Opinion

Letter to the Editor: Can Sanders overcome “Joe-mentum” after disappointing Super Tuesday?

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On Tuesday, following key endorsements from Amy Klobuchar and Pete Buttigieg, Joe Biden was able to secure 10 of 14 states in the Democratic primary race, establishing himself as the new frontrunner to Sen. Bernie Sanders.

With just under a month until the Wisconsin primary election, the race appears to be consolidating into two candidates: Biden and Sanders. 

Since the beginning of the race, this dichotomy of a progressive versus a moderate candidate was expected to be the test for Democratic voters. Ultimately, the moderate wing of the party consolidated under Joe Biden propelling him to a strong Super Tuesday performance.

Biden was even able to earn the endorsement of former congressman Beto O’Rourke, D-Texas, a progressive candidate. This may have also helped his upset victory in Texas.

Wisconsin voters are left with the choice: do they want a moderate candidate that could draw support from anti-Trump Republicans, or a progressive candidate that could increase voter turnout?

Besides just the ideology of the candidates, are there other factors that contribute to which candidate to choose?

Early general election polling suggests Sanders has between a one and four point advantage in Pennsylvania. The same polls give Biden between a tie and an eight point advantage.

Here in Wisconsin, both are polling somewhere between a seven point advantage to Trump and a two point advantage to Biden or Sanders.

The same story carries across Michigan and Florida, with different fluctuations depending on the origin of the poll: Sanders and Biden seem equally capable, through different methods to beat Trump.

Biden’s strategy will likely involve pulling over moderate Republican voters, which has been the appeal of Klobuchar and Buttigieg. He will have to also compromise with progressive Democrats who will more likely prefer Sanders.

To do this, Biden will likely choose a young, progressive running mate. It’s hard to say who that person will be at this point, but people speculate Stacy Abrams, Kamala Harris, D-Calif., or Andrew Gillum. Some even suggest Amy Klobuchar, who would be a more moderate choice.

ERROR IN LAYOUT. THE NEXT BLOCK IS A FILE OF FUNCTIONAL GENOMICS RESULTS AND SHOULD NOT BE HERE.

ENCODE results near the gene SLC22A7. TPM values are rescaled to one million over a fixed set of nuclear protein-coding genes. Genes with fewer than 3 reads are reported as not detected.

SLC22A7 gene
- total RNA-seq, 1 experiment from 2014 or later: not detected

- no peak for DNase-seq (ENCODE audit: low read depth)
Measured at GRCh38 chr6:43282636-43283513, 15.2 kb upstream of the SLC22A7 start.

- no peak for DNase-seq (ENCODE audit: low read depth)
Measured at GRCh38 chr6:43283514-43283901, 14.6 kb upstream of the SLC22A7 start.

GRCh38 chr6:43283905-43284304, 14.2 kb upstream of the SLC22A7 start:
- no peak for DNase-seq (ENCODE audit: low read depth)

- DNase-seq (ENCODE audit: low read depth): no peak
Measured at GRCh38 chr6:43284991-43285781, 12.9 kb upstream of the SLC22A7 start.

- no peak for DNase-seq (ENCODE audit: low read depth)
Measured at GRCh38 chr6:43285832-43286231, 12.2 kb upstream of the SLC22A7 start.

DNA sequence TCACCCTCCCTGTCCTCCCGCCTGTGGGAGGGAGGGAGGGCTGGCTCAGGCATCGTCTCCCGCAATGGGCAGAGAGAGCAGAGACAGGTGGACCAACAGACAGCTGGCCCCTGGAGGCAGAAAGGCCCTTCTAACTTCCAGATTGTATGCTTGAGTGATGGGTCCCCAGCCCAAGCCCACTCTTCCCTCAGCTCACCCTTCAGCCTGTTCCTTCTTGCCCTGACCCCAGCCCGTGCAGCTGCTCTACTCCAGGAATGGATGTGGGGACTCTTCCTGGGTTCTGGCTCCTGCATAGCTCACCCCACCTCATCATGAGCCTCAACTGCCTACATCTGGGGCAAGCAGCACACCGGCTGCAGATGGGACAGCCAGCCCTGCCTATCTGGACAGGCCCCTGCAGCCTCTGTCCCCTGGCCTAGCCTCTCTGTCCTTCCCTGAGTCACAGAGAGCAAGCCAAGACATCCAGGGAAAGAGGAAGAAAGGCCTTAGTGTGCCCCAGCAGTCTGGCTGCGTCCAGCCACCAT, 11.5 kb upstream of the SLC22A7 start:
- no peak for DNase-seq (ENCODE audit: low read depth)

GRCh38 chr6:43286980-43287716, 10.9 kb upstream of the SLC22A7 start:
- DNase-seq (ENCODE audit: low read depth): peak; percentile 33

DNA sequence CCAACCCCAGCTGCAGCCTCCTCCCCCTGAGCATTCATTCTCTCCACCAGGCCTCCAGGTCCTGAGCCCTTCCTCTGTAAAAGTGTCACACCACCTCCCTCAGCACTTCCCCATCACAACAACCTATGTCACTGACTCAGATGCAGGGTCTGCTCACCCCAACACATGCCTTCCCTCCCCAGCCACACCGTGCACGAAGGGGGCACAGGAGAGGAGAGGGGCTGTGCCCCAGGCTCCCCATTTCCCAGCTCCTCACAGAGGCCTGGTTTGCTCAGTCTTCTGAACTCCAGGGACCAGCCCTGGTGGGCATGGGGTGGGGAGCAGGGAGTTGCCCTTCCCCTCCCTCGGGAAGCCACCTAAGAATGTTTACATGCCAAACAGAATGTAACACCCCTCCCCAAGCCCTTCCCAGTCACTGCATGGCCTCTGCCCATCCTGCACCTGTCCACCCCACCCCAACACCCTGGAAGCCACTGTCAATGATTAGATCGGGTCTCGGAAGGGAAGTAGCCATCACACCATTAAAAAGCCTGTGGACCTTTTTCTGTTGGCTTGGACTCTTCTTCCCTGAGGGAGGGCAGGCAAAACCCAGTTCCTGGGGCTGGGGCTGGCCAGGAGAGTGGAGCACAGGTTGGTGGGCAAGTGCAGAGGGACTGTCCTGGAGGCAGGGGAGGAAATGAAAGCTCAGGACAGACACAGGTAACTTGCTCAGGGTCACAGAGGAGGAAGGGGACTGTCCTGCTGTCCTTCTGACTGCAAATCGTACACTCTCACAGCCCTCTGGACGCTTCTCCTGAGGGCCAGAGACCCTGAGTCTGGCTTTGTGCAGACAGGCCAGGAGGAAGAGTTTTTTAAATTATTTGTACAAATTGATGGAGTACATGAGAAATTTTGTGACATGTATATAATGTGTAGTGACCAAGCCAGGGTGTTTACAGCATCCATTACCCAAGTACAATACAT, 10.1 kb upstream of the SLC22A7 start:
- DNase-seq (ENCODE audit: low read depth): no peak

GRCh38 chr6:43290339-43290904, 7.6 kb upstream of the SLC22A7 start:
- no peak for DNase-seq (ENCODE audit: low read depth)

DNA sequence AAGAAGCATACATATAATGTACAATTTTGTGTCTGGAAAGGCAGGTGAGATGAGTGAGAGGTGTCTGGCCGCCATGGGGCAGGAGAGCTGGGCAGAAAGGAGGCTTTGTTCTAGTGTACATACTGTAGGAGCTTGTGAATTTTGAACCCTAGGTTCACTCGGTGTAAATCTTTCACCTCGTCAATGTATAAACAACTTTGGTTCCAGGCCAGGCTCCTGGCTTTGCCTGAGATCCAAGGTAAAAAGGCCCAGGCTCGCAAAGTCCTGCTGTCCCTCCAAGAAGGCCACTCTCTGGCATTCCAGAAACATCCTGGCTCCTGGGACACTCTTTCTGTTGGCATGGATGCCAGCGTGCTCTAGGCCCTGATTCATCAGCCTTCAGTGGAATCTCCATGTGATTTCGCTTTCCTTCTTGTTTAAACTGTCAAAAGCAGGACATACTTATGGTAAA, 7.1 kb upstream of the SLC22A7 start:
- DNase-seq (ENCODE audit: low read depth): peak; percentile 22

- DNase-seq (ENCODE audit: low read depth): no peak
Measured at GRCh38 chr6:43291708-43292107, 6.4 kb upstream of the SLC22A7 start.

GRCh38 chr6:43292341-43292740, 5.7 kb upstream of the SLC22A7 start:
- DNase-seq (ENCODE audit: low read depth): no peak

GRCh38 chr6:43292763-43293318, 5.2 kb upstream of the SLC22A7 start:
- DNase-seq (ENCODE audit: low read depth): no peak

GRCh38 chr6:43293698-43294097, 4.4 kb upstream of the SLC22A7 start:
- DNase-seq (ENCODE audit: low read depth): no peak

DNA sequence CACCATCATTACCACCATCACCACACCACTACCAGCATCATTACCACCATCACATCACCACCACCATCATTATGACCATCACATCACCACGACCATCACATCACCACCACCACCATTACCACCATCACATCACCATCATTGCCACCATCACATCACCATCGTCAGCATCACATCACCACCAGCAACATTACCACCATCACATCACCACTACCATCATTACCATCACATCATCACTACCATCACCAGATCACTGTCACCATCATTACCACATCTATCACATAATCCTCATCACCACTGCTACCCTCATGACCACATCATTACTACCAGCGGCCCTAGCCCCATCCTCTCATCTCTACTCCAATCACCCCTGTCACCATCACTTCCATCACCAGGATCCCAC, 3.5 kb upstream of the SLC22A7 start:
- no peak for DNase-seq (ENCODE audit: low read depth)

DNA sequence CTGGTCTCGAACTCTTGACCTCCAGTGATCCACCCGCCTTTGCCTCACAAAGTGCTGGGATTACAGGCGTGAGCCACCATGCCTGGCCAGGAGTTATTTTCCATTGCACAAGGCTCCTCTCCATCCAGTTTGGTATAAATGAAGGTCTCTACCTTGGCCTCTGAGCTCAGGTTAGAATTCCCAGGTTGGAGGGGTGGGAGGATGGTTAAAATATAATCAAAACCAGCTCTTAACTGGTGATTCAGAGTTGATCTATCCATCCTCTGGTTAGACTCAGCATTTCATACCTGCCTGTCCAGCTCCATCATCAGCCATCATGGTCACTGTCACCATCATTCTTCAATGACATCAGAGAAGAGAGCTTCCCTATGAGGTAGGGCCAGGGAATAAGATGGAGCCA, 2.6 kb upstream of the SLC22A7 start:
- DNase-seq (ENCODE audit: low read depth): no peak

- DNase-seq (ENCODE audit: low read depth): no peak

Qualifications aside, Andrew Gillum is the only person in this list from a swing-state, being the former gubernatorial candidate from Florida after losing a close contest to Ron DeSantis.

Stacy Abrams also lost by a narrow margin in her Georgia gubernatorial race to Brian Kemp. This race was highly controversial following voter-suppression and voter purging by the Georgia Republican legislature. Abrams has since become an advocate for voter rights.

The question for Sanders becomes, will he be able to garnish enough progressive support to reestablish himself ahead of Biden?

Sanders has faced criticism from his supporter base, “Bernie Bros,” who have created a toxic social media campaign scrutinizing everyone who doesn’t support Sanders as the lead. 

Following Sen. Elizabeth Warren’s dropout on Thursday, will progressives want to move over to Sanders’ campaign after Bernie Bros’ #NeverWarren and #WarrenIsASnake campaigns?

In order to counter the Biden moment, Sanders’ last appeal to voters has to be the history of a “stretch-candidate.” 

John Kerry in 2004 was the safe candidate. Hillary Clinton in 2016 was the safe candidate. Obama and Trump — in very different ways — were the risky choices, and they won. People generally gravitate toward change. 

The one difference between Sanders’ and Obama’s campaign of “change” was that Obama was able to unite Democratic voters. Sanders has done the opposite.

Riley Sumner is a sophomore at UW-Madison majoring in Journalism and Computer Science. Do you think Bernie can overcome this 'Joe-mentum'? Send all comments to opinion@dailycardinal.com. 

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